From: Gregory Alan Bolcer (firstname.lastname@example.org)
Date: Wed May 17 2000 - 23:20:28 PDT
Okay, but what about the single biggest reason? Everyone
was telling management to get on board this e-commerce thing
when instead they were much more interested in doing calendaring
and scheduling. It *was* the hackers that were trying to dictate
what they should be doing. but the execs didn't recognize they
value and put them down the path of doing things that only
benefited execs that need stuff like calendaring & scheduling.
Actually, re-reading through this list, I don't think there's
any of the items that I agree with.
Adam Rifkin -4K wrote:
> Time to play Monday morning quarterback.
> After reading Charles Ferguson's story of Vermeer _High St@kes No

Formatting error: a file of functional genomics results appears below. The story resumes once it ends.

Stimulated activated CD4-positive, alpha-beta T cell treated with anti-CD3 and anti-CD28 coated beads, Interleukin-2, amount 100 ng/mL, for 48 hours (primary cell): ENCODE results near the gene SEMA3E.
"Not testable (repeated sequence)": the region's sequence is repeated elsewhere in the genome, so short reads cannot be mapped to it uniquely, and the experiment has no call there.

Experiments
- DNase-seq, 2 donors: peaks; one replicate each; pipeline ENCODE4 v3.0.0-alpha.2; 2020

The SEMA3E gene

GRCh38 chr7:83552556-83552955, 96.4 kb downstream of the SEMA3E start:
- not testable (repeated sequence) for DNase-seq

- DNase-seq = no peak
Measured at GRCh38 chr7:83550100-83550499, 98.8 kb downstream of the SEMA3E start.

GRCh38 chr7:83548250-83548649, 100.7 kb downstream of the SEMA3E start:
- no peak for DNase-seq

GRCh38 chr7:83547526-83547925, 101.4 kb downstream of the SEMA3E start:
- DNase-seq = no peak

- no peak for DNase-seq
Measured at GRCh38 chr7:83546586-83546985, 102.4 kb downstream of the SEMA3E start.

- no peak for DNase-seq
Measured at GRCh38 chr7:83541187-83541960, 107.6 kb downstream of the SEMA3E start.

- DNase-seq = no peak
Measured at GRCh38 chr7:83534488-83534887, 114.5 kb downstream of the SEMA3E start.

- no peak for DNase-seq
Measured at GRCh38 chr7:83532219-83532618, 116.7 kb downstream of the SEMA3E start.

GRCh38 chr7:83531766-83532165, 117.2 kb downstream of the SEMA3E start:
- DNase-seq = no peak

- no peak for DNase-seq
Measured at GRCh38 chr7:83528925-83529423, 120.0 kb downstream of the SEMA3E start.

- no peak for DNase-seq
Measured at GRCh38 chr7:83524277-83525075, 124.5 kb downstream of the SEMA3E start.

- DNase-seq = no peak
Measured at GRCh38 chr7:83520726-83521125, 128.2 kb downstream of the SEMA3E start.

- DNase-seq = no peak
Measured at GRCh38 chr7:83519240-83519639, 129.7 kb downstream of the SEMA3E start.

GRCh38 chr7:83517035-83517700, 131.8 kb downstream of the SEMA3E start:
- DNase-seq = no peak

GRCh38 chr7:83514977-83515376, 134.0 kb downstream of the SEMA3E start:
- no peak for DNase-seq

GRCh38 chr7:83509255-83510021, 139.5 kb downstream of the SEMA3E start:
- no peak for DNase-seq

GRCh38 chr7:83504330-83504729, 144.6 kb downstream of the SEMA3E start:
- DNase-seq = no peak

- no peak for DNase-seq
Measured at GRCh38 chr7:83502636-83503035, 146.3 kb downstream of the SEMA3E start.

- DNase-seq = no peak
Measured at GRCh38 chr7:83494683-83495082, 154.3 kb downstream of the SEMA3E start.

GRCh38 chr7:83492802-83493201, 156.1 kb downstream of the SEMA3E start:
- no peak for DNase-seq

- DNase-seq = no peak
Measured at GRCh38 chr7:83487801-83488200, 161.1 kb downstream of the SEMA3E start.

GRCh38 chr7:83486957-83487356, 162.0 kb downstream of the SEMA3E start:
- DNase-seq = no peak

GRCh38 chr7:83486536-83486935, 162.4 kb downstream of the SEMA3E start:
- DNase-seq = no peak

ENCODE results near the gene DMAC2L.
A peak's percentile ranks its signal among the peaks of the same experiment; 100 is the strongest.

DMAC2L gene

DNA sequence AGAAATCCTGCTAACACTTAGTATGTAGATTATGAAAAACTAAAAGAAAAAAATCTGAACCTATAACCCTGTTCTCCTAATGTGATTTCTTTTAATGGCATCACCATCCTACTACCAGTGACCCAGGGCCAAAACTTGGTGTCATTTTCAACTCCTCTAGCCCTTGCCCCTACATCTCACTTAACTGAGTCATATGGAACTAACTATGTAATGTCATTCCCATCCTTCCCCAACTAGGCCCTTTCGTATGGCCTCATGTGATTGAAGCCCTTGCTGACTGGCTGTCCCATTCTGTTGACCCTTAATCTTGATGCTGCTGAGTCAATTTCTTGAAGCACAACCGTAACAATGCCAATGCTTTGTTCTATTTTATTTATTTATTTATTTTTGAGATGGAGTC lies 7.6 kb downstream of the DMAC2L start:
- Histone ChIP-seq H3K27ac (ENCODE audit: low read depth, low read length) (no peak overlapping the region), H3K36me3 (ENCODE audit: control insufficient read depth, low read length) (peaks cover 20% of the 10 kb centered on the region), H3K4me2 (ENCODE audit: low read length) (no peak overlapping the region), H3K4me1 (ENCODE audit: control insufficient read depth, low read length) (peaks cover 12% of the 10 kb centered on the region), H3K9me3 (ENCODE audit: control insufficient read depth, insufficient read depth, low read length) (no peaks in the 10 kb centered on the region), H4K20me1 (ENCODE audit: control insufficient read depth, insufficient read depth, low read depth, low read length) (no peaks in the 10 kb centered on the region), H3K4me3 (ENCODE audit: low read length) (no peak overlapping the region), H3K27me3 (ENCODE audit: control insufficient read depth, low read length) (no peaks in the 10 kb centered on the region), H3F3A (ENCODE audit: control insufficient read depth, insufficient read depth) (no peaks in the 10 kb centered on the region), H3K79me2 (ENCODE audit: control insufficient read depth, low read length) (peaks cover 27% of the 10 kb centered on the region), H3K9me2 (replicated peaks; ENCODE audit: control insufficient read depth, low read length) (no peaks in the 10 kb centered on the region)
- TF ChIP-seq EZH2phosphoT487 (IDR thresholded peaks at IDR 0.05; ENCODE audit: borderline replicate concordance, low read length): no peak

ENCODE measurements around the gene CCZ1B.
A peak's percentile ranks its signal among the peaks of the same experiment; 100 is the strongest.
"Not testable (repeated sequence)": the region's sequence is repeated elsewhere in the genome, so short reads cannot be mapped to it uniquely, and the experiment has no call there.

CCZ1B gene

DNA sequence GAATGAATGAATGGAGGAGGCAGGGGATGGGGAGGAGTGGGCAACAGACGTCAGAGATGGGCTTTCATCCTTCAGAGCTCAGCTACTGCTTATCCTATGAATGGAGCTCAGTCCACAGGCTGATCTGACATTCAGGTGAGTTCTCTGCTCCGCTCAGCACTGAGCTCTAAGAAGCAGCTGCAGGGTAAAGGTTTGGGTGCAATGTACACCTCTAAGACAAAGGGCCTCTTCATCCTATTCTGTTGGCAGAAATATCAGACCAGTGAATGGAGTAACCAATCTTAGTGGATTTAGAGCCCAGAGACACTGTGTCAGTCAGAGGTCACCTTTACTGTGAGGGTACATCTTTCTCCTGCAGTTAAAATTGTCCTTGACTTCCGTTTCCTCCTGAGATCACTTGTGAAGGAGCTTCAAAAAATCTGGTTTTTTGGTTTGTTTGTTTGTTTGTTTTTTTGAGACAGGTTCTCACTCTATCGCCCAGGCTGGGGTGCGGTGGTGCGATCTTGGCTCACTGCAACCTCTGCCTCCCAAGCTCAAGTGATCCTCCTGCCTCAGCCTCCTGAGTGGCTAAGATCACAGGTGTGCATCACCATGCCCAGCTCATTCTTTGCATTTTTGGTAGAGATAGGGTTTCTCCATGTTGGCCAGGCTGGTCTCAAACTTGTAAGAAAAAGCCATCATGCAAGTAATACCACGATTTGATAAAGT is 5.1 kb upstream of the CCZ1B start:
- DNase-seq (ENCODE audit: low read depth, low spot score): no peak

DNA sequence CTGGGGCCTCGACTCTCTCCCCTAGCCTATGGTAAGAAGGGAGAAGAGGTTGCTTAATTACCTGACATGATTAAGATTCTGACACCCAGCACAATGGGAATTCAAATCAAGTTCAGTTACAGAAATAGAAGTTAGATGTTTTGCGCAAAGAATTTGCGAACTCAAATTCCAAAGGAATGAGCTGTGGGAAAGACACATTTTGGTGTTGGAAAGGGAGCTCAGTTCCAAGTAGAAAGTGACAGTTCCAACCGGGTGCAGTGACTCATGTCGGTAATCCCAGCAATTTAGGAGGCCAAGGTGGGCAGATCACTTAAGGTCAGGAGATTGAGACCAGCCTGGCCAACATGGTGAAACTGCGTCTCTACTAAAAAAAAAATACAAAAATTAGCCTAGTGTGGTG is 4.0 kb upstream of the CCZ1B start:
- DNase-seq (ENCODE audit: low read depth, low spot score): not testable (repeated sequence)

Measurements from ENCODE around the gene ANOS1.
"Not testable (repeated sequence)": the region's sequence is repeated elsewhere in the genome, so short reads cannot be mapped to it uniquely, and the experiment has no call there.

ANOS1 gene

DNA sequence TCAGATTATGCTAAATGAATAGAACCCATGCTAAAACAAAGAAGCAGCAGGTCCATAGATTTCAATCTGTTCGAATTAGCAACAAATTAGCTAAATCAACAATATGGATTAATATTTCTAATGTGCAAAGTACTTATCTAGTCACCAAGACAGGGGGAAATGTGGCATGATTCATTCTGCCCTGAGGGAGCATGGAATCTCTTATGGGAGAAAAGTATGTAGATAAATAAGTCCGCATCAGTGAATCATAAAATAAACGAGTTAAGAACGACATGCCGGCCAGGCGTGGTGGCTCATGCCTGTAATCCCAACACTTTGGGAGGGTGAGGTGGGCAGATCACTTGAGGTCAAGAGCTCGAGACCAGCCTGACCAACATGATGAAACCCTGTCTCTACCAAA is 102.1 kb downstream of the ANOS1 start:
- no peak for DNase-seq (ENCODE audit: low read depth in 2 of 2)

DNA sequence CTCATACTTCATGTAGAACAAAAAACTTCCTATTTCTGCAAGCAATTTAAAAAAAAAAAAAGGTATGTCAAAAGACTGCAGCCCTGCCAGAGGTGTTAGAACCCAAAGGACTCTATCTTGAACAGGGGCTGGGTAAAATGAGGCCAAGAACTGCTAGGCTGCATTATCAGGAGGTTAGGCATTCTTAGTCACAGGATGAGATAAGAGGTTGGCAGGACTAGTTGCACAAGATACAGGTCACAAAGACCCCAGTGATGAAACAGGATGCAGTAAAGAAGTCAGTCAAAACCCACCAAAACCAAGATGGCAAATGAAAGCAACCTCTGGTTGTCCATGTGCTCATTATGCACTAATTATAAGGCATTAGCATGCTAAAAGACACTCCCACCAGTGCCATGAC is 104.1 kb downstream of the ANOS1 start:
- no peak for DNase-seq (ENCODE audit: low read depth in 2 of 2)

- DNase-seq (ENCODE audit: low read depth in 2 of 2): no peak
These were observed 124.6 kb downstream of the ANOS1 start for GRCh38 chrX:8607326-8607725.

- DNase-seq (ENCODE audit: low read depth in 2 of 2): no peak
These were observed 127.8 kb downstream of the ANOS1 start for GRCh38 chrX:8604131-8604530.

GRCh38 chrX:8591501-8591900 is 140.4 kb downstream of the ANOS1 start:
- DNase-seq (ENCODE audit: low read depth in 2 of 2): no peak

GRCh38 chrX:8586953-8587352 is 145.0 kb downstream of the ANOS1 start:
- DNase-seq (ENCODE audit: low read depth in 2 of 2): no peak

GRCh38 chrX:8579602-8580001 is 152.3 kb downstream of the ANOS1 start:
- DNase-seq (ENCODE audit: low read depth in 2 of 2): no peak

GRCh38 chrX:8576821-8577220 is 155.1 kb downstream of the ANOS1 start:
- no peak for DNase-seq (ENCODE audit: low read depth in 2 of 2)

> Prisoners_ and Michael Lewis' homage to Jim Clark _The New New Thing_ I
> have become morbidly obsessed with the reasons for Netscape's failure
> and the point of no return after which this company could not have been
> saved. These authors imply that poor decisions were made early on which
> gave the company a snowball's chance in hell of surviving.
> >From reading the Ferguson tirage and the back-and-forth between Lewis
> and Clark, we find that Netscape had:
> (1) No architecture, and no architectural strategy
> (2) Poor management, many of whom didn't understand the implications of (1)
> (3) Unwarranted arrogance, especially when dealing with Microsoft
> (4) Inability to keep third-party developers happy
> (5) Overemphasis on cross-platforming the browser,
> underemphasis on cross-platforming the server
> (6) Inability to make the right technology acquisitions
> (7) Refusal to acknowledge the strengths of Apache
> (8) Inability to create and control industry standards
> (9) Too much willingness to let the hackers dictate technology policy
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